Journalists killed, mourned

The world is again left in utter shock after two WDBJ journalists were shot and killed during a live broadcast at approximately 6:45 a.m. Wednesday. 

Alison Parker, 24, and photographer Adam Ward, 27, were reporting on a local story outside Moneta, Va., when former WDBJ reporter Vester Flanagan opened fire on Parker. 

Parker and Ward are the seventh and eighth journalists to be killed in the U.S. since 1992, and the first journalists to be killed since Chauncey Bailey, former editor-in-chief of the Oakland Post in Oakland, Calif., was shot on his way to work in 2007, according to The Washington Post.

The station cut back to the studio, where an anchor, Kimberly McBroom, expressed the same emotion as all those staring back at the screen: shock. 

“You know, you send people into war zones, you send people into dangerous situations and into riots, and you worry that they are going to get hurt,” Marks said, according to CNN. “You send somebody out to do a story on tourism and – how can you expect something like this to happen?”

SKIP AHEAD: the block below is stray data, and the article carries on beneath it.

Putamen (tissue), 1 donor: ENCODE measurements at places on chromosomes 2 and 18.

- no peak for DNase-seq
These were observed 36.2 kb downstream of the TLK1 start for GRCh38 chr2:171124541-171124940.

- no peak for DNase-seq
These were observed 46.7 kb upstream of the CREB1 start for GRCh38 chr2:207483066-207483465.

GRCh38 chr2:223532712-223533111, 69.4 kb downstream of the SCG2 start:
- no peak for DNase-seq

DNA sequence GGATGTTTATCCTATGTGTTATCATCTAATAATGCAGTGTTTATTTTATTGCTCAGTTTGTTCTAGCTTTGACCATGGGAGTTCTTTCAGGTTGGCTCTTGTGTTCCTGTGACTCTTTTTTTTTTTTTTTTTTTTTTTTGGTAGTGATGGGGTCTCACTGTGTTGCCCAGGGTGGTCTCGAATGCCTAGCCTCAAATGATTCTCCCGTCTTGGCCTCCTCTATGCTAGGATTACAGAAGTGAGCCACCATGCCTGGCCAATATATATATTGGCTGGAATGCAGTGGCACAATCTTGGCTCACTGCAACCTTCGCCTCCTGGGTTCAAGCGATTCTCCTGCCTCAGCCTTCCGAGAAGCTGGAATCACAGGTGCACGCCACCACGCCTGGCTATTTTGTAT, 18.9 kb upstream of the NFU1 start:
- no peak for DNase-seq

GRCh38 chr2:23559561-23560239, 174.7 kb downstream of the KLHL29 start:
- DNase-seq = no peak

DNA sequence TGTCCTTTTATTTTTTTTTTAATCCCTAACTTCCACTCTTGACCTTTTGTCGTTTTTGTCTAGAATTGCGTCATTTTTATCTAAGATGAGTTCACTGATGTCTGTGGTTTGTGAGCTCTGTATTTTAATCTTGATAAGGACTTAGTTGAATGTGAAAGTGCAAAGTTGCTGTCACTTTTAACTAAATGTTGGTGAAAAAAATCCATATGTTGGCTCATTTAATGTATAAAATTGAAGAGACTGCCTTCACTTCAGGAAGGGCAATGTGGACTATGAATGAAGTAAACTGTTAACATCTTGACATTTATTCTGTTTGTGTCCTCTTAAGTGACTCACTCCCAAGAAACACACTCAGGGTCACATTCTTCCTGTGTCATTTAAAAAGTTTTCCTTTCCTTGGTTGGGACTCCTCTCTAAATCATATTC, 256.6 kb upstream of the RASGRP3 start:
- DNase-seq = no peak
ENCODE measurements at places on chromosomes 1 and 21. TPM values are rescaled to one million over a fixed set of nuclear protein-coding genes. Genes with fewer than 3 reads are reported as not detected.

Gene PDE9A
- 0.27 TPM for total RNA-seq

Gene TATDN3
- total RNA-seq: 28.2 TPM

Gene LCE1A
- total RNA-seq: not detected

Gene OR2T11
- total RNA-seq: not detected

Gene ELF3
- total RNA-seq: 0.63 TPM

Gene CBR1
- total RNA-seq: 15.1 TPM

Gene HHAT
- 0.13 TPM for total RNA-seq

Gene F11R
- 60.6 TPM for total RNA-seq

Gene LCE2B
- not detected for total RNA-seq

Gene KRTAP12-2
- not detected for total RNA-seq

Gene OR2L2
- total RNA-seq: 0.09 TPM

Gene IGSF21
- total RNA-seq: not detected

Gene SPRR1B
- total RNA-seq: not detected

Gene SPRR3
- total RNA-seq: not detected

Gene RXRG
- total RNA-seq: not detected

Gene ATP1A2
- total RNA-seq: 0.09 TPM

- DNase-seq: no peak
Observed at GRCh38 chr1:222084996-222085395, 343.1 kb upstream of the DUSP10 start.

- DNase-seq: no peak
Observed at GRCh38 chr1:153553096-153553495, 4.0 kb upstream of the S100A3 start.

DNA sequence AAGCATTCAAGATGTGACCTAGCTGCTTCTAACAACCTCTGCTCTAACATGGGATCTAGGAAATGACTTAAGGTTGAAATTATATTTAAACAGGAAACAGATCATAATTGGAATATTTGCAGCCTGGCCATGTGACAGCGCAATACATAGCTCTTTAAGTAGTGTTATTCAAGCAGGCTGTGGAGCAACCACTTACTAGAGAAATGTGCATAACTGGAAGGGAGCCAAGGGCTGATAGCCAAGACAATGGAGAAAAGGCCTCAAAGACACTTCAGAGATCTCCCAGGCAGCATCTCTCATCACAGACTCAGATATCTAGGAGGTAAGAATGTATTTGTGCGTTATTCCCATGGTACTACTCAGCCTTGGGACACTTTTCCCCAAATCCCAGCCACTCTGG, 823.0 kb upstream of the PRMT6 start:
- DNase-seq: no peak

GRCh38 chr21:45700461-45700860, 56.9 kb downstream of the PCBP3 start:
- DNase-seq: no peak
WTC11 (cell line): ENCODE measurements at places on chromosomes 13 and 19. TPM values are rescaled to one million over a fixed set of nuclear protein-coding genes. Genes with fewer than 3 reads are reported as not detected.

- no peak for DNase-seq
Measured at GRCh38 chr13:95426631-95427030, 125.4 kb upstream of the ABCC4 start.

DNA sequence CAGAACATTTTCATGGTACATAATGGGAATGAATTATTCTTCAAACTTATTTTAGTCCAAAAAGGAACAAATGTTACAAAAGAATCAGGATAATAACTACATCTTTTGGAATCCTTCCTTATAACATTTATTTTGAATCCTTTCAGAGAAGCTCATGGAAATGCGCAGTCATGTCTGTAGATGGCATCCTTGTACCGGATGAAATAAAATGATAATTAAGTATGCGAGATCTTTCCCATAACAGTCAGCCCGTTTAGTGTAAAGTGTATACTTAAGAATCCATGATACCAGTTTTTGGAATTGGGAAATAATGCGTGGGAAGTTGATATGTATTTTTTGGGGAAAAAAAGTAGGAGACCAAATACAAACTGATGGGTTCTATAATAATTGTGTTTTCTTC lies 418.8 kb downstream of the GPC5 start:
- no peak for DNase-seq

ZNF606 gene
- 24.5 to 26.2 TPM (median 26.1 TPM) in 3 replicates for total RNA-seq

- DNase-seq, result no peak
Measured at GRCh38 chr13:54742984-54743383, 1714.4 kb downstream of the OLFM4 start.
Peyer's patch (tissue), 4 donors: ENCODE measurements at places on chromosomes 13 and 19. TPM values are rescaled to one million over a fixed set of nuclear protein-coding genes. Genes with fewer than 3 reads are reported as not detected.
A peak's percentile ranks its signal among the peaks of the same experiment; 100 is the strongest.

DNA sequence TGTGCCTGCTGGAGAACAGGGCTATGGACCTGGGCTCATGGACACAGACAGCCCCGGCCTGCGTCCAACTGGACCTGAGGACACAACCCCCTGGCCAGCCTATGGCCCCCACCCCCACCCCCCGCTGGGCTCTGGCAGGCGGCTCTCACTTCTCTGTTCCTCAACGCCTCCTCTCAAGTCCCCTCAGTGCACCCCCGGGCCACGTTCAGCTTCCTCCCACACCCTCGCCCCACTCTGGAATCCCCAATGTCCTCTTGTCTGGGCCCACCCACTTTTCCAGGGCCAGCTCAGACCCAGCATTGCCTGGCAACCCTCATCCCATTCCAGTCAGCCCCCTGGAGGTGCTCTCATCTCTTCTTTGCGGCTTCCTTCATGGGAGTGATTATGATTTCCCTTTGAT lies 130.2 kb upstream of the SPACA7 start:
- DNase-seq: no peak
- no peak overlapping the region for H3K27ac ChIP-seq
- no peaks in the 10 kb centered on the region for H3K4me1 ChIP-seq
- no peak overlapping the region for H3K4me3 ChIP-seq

The tragic deaths of Parker and Ward are just two examples of deaths caused by firearms in the United States. In fact, most homicides in the U.S. are committed “with firearms, especially handguns,” according to the National Institute of Justice. It added that in 2011, “firearms were used in 68 percent of murders, 41 percent of robbery offenses and 21 percent of aggravated assaults nationwide.” 

The topic of gun control has been a hot one in politics in recent years, and Parker and Ward’s deaths are already beginning to turn up the heat. However, more can be done to curtail firearm-related deaths and crimes while public policy is considered.

Wal-Mart, the top seller of guns and ammunition in the U.S., announced Wednesday that it will stop all sales of military-style semi-automatic rifles, including AR-15s. The company said the decision was unrelated to recent killings involving rifles; however, the decision may help to decrease the number of future incidents.

The Penn staff mourns the loss of these two young journalists and honor their contributions to journalism. Just as Parker and Ward worked to shed light on the issues, we ask that their deaths may also help to bring about change.